Picture This


ew pictures are beginning, however slowly, to appear on my walls at home. I have long decorated with my own photos but had not made changes in several years.

But how to make the choices? My photo collection includes thousands of slides and encompasses an 18-month photo binge while living overseas.

Just reviewing all the photos of recent years is akin to reliving many a touristic foray into new places. Yes, I am relishing this project and even the slow-motion nature of it. I am also rehanging old photos among the new.

Because I am a sucker for festivals, dance programs and historical reenactments, I have a huge collection of photos with people in period costumes or traditional dress donned for a special occasion.

I particularly like the shots from Bulgaria's Rose Festival; I had never had such a rich photo op during any festival, although I know there are other colorful events that would please photo enthusiasts among your clients.

I attended countless reenactments while living in England and visited one movie set; this reaped me some colorful choices, too. At two events, there were men whose name for the day was Godwin; one portrayed a Saxon peasant and the other King Harold Godwin. One photo is framed for my walls.

To capture really good people photos in less artificial circumstances takes some luck. It also helps a lot to have willing subjects.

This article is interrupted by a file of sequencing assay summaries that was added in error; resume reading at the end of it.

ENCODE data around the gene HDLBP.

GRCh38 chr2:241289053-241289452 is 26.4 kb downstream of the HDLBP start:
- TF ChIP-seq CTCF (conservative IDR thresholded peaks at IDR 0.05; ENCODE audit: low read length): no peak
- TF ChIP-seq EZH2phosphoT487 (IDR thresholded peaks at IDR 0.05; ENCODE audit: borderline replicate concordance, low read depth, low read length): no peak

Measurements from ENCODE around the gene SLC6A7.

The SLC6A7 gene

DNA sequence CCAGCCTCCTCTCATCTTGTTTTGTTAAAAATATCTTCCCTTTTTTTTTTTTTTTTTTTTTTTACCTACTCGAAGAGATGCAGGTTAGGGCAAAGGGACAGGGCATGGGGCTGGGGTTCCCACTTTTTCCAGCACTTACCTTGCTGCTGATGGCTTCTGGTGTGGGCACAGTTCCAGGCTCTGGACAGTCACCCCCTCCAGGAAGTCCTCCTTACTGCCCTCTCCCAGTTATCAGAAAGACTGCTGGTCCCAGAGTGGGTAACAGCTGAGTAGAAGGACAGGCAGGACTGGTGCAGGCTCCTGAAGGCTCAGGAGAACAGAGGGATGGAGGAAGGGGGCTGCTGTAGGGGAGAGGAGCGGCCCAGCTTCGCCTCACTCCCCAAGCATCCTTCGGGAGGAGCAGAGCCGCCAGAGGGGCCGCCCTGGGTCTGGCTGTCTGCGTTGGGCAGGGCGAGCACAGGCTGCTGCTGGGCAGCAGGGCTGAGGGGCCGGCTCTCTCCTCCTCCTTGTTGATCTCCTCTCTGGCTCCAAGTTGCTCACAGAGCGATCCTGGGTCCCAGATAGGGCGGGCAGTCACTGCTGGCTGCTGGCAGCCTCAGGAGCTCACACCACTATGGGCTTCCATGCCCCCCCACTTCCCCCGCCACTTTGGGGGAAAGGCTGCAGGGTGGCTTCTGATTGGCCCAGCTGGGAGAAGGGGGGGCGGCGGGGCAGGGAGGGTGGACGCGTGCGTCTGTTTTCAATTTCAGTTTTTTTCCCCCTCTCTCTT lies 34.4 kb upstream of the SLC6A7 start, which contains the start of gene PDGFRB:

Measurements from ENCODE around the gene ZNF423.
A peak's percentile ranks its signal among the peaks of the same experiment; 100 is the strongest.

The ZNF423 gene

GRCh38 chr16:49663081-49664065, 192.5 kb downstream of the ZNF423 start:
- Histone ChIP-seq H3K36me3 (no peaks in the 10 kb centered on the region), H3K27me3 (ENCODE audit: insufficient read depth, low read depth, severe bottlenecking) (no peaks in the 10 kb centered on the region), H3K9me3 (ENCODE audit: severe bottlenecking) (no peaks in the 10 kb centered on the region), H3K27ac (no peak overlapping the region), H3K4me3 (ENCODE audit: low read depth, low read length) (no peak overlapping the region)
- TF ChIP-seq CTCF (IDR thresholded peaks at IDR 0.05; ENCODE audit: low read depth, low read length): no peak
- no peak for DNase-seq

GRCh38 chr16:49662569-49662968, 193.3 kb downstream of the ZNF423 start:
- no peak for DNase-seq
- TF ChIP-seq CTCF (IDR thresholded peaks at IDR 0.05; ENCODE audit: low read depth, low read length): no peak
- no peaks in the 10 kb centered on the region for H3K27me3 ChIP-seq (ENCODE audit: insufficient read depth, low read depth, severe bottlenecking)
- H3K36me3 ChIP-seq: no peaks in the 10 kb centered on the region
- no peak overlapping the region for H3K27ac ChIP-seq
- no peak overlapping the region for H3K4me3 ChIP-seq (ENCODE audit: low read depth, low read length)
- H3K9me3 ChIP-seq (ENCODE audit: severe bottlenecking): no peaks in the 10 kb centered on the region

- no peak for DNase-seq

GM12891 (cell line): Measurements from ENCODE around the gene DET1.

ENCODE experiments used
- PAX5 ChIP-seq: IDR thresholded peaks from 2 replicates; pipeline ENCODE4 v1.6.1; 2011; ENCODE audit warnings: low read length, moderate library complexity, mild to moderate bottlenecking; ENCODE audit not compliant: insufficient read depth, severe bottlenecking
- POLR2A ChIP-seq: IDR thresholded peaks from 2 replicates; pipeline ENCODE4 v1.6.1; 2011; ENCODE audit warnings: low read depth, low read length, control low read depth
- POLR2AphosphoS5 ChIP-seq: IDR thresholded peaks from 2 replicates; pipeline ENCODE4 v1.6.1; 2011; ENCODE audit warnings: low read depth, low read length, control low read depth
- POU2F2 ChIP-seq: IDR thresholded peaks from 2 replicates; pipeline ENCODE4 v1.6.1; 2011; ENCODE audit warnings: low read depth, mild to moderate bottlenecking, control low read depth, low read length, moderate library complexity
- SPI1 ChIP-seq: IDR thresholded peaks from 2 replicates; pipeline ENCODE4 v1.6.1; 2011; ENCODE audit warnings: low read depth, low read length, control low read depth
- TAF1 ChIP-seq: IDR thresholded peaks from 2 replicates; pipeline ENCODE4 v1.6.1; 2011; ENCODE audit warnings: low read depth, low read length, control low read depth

I have a charming shot of two Singaporean girls in print dresses. I was set to photograph one of them when a smaller girl crossed between us. The older child, age 5 or 6, tagged the little one and put an arm around her shoulder. Both looked into the middle distance to their left and posed.

Among my new pictures, I printed one at 11X17 because there are 10 young women in it. I had stopped to photograph four of them, but others joined us out of curiosity and stood stock-still while I clicked away. Another of these fortuitous shots is poignant now. It is also the oldest of the lot.

Years ago, I spent a day walking alone in Kabul, Afghanistan. I spotted a group of turbaned men sitting in front of a carpet shop. As I raised my camera to take a picture, they froze for the shot. That photo is reframed to return to my walls.

Every photo reminds me of a travel day; if it includes people, it may remind me of an encounter and lead me to wonder whatever happened to my photo subjects.

This is especially so in the case of my Kabul photo. I wonder if these men even lived through the awful turmoil their land has seen or if some of them are our enemies now.


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